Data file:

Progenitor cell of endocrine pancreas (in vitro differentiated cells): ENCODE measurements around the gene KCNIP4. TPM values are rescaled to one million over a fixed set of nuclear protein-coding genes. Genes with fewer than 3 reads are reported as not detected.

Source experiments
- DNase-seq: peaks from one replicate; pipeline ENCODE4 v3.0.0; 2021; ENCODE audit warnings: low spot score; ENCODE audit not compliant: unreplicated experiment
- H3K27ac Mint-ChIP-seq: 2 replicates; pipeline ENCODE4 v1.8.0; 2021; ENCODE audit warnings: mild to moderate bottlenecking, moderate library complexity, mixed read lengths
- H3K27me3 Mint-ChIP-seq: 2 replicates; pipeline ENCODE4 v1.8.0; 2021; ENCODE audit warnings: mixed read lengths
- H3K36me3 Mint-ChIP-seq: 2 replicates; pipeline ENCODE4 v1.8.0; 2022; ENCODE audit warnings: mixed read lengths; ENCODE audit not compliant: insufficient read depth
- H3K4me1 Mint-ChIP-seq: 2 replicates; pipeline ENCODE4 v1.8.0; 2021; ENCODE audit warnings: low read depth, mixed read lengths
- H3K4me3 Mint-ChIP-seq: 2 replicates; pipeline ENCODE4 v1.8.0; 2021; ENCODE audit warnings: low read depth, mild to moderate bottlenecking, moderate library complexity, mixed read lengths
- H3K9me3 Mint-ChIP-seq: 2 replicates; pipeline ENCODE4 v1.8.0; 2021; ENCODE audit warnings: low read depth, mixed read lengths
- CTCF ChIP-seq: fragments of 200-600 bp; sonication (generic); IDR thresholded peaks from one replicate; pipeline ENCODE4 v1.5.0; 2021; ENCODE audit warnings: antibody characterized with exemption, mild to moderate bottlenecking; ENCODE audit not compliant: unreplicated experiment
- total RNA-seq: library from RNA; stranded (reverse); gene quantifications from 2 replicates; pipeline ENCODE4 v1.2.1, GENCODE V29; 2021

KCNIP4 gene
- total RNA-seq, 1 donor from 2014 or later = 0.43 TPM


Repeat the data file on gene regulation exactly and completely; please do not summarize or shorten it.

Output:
Progenitor cell of endocrine pancreas (in vitro differentiated cells): ENCODE measurements around the gene KCNIP4. TPM values are rescaled to one million over a fixed set of nuclear protein-coding genes. Genes with fewer than 3 reads are reported as not detected.

Source experiments
- DNase-seq: peaks from one replicate; pipeline ENCODE4 v3.0.0; 2021; ENCODE audit warnings: low spot score; ENCODE audit not compliant: unreplicated experiment
- H3K27ac Mint-ChIP-seq: 2 replicates; pipeline ENCODE4 v1.8.0; 2021; ENCODE audit warnings: mild to moderate bottlenecking, moderate library complexity, mixed read lengths
- H3K27me3 Mint-ChIP-seq: 2 replicates; pipeline ENCODE4 v1.8.0; 2021; ENCODE audit warnings: mixed read lengths
- H3K36me3 Mint-ChIP-seq: 2 replicates; pipeline ENCODE4 v1.8.0; 2022; ENCODE audit warnings: mixed read lengths; ENCODE audit not compliant: insufficient read depth
- H3K4me1 Mint-ChIP-seq: 2 replicates; pipeline ENCODE4 v1.8.0; 2021; ENCODE audit warnings: low read depth, mixed read lengths
- H3K4me3 Mint-ChIP-seq: 2 replicates; pipeline ENCODE4 v1.8.0; 2021; ENCODE audit warnings: low read depth, mild to moderate bottlenecking, moderate library complexity, mixed read lengths
- H3K9me3 Mint-ChIP-seq: 2 replicates; pipeline ENCODE4 v1.8.0; 2021; ENCODE audit warnings: low read depth, mixed read lengths
- CTCF ChIP-seq: fragments of 200-600 bp; sonication (generic); IDR thresholded peaks from one replicate; pipeline ENCODE4 v1.5.0; 2021; ENCODE audit warnings: antibody characterized with exemption, mild to moderate bottlenecking; ENCODE audit not compliant: unreplicated experiment
- total RNA-seq: library from RNA; stranded (reverse); gene quantifications from 2 replicates; pipeline ENCODE4 v1.2.1, GENCODE V29; 2021

KCNIP4 gene
- total RNA-seq, 1 donor from 2014 or later = 0.43 TPM